8.03.2009

michael pollan: out of the kitchen, onto the couch

I've just read another amazing feature by Michael Pollan, one of my favourite writers, and someone whose work I hope you have discovered by now. It's a long feature, and more than worth your time and attention.

I won't attempt to summarize. It's about cooking, and TV, and cooking on TV; about feminism and labour and transformation; about consumer society and its effect on our bodies and souls.
The Food Network has helped to transform cooking from something you do into something you watch — into yet another confection of spectacle and celebrity that keeps us pinned to the couch. The formula is as circular and self-reinforcing as a TV dinner: a simulacrum of home cooking that is sold on TV and designed to be eaten in front of the TV. True, in the case of the Swanson rendition, at least you get something that will fill you up; by comparison, the Food Network leaves you hungry, a condition its advertisers must love. But in neither case is there much risk that you will get off the couch and actually cook a meal. Both kinds of TV dinner plant us exactly where television always wants us: in front of the set, watching.

To point out that television has succeeded in turning cooking into a spectator sport raises the question of why anyone would want to watch other people cook in the first place. There are plenty of things we’ve stopped doing for ourselves that we have no desire to watch other people do on TV: you don’t see shows about changing the oil in your car or ironing shirts or reading newspapers. So what is it about cooking, specifically, that makes it such good television just now?

Out of the Kitchen, Onto the Couch by Michael Pollan.

5 comments:

johngoldfine said...

Strangely enough I just started 'Omniovore's Dilemma,' while my wife is reading 'In Defense of Food.' I guess at some point we'll trade off. Right now, we're babbling at each other: 'Wait till you read this stuff about Evil Corn.' 'We're having a Michael Pollan-approved meal tonight!'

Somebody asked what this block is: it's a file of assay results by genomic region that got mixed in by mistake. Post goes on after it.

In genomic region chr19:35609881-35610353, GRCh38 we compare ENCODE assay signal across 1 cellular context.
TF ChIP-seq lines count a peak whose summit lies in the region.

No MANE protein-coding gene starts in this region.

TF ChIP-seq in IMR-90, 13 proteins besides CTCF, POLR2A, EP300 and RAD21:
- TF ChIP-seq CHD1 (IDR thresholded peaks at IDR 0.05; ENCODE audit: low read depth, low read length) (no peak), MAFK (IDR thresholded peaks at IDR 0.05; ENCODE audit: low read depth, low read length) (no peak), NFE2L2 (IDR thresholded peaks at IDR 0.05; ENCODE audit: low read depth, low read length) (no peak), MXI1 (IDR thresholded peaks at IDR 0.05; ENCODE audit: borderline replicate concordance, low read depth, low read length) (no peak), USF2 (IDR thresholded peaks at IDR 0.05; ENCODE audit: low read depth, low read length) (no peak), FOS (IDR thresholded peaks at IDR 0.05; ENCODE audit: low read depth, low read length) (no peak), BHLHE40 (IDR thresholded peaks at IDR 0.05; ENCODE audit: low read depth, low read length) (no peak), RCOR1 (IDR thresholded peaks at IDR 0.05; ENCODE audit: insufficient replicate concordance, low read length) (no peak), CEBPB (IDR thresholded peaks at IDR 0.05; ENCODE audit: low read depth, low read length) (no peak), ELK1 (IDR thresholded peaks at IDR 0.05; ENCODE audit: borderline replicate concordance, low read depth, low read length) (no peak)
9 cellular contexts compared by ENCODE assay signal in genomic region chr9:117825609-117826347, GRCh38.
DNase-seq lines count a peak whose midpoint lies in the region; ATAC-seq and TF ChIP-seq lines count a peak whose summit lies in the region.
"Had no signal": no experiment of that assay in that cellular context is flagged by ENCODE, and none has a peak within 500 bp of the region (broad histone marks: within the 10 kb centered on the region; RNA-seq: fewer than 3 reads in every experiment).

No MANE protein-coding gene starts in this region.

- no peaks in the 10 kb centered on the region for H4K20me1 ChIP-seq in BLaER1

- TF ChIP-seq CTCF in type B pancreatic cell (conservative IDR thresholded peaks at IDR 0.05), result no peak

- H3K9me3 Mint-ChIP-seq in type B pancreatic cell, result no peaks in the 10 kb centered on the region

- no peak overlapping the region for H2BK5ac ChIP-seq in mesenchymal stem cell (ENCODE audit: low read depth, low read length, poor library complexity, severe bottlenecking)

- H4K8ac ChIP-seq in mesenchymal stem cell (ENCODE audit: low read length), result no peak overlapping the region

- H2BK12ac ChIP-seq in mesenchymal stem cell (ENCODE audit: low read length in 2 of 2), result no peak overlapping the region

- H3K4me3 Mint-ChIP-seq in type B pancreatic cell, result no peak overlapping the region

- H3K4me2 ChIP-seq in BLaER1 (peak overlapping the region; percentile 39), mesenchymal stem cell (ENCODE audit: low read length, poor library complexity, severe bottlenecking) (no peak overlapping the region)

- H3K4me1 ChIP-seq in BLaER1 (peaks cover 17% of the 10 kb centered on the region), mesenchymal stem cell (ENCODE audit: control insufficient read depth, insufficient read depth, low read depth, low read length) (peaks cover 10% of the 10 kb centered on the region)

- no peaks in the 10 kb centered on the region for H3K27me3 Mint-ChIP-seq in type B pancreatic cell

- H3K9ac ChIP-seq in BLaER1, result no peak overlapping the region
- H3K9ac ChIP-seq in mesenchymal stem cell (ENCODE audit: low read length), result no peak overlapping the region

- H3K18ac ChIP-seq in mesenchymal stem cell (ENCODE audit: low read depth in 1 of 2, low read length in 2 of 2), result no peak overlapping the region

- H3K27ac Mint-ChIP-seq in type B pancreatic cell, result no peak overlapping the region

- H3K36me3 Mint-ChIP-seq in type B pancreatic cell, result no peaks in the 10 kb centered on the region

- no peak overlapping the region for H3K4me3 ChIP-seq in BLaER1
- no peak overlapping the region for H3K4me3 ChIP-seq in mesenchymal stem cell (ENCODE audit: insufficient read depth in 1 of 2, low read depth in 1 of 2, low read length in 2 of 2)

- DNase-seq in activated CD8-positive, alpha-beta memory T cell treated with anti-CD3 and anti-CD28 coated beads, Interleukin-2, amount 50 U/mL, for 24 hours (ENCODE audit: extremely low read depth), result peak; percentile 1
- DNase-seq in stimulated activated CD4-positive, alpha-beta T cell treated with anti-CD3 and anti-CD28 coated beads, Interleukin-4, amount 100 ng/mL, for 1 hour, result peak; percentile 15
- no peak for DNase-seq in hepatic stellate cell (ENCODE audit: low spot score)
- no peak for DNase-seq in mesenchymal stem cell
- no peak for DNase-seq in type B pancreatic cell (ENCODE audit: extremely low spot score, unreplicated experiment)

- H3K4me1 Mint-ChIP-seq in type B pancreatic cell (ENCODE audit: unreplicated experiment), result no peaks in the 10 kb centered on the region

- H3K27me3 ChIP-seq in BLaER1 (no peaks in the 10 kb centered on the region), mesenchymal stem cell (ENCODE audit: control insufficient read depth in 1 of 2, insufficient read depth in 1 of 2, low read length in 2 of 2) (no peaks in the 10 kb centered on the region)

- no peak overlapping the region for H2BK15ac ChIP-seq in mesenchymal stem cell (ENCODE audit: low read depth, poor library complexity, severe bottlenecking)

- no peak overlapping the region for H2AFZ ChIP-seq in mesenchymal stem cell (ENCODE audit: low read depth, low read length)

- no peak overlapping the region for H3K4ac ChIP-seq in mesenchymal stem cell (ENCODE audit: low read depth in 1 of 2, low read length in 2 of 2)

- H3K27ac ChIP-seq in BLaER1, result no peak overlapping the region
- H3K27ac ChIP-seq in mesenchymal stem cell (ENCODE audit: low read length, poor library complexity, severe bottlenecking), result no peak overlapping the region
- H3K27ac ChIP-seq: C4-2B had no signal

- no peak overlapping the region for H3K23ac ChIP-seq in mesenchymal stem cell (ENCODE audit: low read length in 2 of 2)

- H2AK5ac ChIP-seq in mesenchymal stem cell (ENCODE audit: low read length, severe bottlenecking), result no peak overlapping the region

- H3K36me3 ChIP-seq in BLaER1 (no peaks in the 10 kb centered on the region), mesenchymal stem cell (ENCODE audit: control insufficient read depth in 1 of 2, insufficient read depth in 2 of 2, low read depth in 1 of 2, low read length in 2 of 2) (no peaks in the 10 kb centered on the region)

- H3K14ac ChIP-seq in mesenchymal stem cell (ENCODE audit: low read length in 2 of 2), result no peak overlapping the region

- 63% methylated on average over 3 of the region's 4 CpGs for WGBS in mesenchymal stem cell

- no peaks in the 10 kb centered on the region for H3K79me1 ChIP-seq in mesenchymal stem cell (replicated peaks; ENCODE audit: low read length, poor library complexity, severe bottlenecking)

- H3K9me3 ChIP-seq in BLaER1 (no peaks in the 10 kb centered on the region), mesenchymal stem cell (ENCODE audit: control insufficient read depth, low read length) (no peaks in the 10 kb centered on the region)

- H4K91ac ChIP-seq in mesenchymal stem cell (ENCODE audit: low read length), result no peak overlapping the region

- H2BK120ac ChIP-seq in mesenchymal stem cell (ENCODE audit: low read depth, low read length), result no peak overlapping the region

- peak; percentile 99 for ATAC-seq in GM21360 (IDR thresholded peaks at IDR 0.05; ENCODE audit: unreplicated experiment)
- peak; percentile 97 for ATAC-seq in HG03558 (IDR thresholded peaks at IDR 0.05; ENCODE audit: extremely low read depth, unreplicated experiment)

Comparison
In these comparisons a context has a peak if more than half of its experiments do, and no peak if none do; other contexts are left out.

johngoldfine said...

This time of year my diet is very closely pegged to my garden--we've gone from asparagus to spinach and greens to peas to potatoes and broccoli and cukes to...well, the next big thing ought to be tomatoes and tomatoes ought to be huge, determining menus into early October, but last week, first time ever in 40 years of gardening and thanks to both sloppy disposal of culls and an extraordinarily wet summer, I lost all 18 tomato plants to Late Blight, the very same that sent all the Irish who didn't starve to death onto ships heading westwards.

Imagine the feeling of losing a series to the MFY in three very embarrassing games and having your stars all go on the DL and having trolls on your game threads--sort of feels like that: frustrated, rueful, pissed, worried about the future compounded with and despite the knowledge that it isn't really a 'real' problem....

L-girl said...

Glad to know you're reading Omnivore's Dilemma. It's become one of my favourite books. His writing has had a real impact on my life.

Suzanne said...

His comments on feminism and lack of willingness to explore why men don't cook detract from his overall message in my eyes.

L-girl said...

Ah, interesting. I feel just the opposite. He's not saying women should return to the kitchen, he's saying men must be equal partners in the home, or else the whole thing can't work.

Why more men are not equal partners in the home is outside the scope of the article.